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Clinton Judge: Bush Can’t Say Who’s Terrorist

From the DNC’s Associated Press:

Judge strikes president’s authority to designate terrorist groups


LOS ANGELES – A federal judge has ruled that a portion of a post-Sept. 11 executive order allowing President Bush to create a list of specially designated global terrorist groups is unconstitutionally vague.

U.S. District Judge Audrey Collins, in a Nov. 21 ruling released Tuesday, struck down the provision and enjoined the government from blocking the assets of two foreign groups which were placed on the list.

The ruling was praised by David Cole, a lawyer for the Washington, D.C.-based Center for Constitutional Rights.

"This law gave the president unfettered authority to create blacklists," he said. "It was reminiscent of the McCarthy era."

Charles Miller, a spokesman for the U.S. Department of Justice, said, "We are currently reviewing the decision and we have made no determination what the government’s next step will be."

The judge’s ruling was a reversal of her own tentative findings last July in which she indicated she would uphold wide powers asserted by Bush under an anti-terror financing law. She delayed her ruling then to allow more legal briefs to be filed.

The long-running litigation has centered on two groups, the Liberation Tigers, which seeks a separate homeland for the Tamil people in Sri Lanka, and Partiya Karkeran Kurdistan, a political organization representing the interests of Kurds in Turkey.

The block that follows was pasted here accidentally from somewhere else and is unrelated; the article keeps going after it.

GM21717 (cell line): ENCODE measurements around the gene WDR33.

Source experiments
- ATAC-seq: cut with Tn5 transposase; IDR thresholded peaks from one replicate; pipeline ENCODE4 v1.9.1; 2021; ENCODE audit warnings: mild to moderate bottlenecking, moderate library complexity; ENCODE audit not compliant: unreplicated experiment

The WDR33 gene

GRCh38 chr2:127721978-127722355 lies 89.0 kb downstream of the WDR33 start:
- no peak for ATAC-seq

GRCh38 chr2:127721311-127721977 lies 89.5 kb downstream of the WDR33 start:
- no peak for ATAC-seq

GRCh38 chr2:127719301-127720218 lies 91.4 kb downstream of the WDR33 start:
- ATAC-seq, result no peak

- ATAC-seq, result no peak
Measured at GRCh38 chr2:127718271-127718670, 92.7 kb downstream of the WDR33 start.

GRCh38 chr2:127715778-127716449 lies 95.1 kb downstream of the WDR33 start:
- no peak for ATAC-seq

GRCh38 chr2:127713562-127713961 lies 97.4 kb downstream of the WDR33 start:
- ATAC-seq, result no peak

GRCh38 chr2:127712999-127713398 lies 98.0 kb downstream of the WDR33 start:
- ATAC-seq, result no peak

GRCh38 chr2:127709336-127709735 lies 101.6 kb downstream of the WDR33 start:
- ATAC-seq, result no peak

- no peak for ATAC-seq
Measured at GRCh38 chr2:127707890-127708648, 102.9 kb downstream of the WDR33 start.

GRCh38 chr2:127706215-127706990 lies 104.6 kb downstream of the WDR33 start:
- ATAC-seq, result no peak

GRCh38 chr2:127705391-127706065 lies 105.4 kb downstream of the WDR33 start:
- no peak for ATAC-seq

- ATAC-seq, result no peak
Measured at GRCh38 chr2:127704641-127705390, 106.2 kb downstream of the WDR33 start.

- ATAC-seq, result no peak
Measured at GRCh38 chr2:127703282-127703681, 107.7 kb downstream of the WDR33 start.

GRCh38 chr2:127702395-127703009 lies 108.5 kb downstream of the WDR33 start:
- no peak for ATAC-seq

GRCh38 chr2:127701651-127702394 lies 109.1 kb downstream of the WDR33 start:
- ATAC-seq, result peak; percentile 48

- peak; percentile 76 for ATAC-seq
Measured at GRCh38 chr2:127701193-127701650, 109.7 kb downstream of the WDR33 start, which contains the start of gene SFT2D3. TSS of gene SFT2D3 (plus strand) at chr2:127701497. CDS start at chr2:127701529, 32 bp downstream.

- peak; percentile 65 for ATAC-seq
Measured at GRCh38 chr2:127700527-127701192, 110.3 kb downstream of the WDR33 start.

Both groups have been designated by the United States as foreign terrorist organizations.

The judge’s 45-page ruling granted in part and denied in part a legal challenge brought by the Humanitarian Law Project, which seeks to provide training to the groups in human rights advocacy and provide them with humanitarian aid.

The judge outlined the history of Bush’s Executive Order 13224 issued under the International Emergency Economic Powers Act in the days after the Sept. 11, 2001, attacks. He declared then that the "grave acts of terrorism" and the "continuing and immediate threat of future attacks" constituted a national emergency.

He blocked all property and interests in property of 27 groups or individuals named as "specially designated global terrorists (SDGT)." Bush also authorized the secretary of the treasury to designate anyone who "assists, sponsors or provides services to" or is "otherwise associated with" a designated group.

Collins found that Bush’s authority to designate SDGTs is "unconstitutionally vague on its face." She also found that the provision involving those "otherwise associated with" the groups is vague and overbroad and could impinge on First Amendment rights of free association. She struck down both provisions.

However, she let stand sections of the order that would penalize those who provide "services" to designated terrorist groups. She said such services would include the humanitarian aid and rights training proposed by the plaintiffs.

Cole said the Humanitarian Law Project will appeal those portions of the executive order which were allowed to stand. He said the judge’s ruling does not invalidate the hundreds of SDGT designations already made but "calls them into question."

Cole said the value of the decision is it "says that even in fighting terrorism the president cannot be given a blank check to blacklist anyone he considers a bad guy or a bad group and you can’t imply guilt by association."

Yet another dictat from our black robed mullahs.

This article was posted by Steve on Tuesday, November 28th, 2006. Comments are currently closed.

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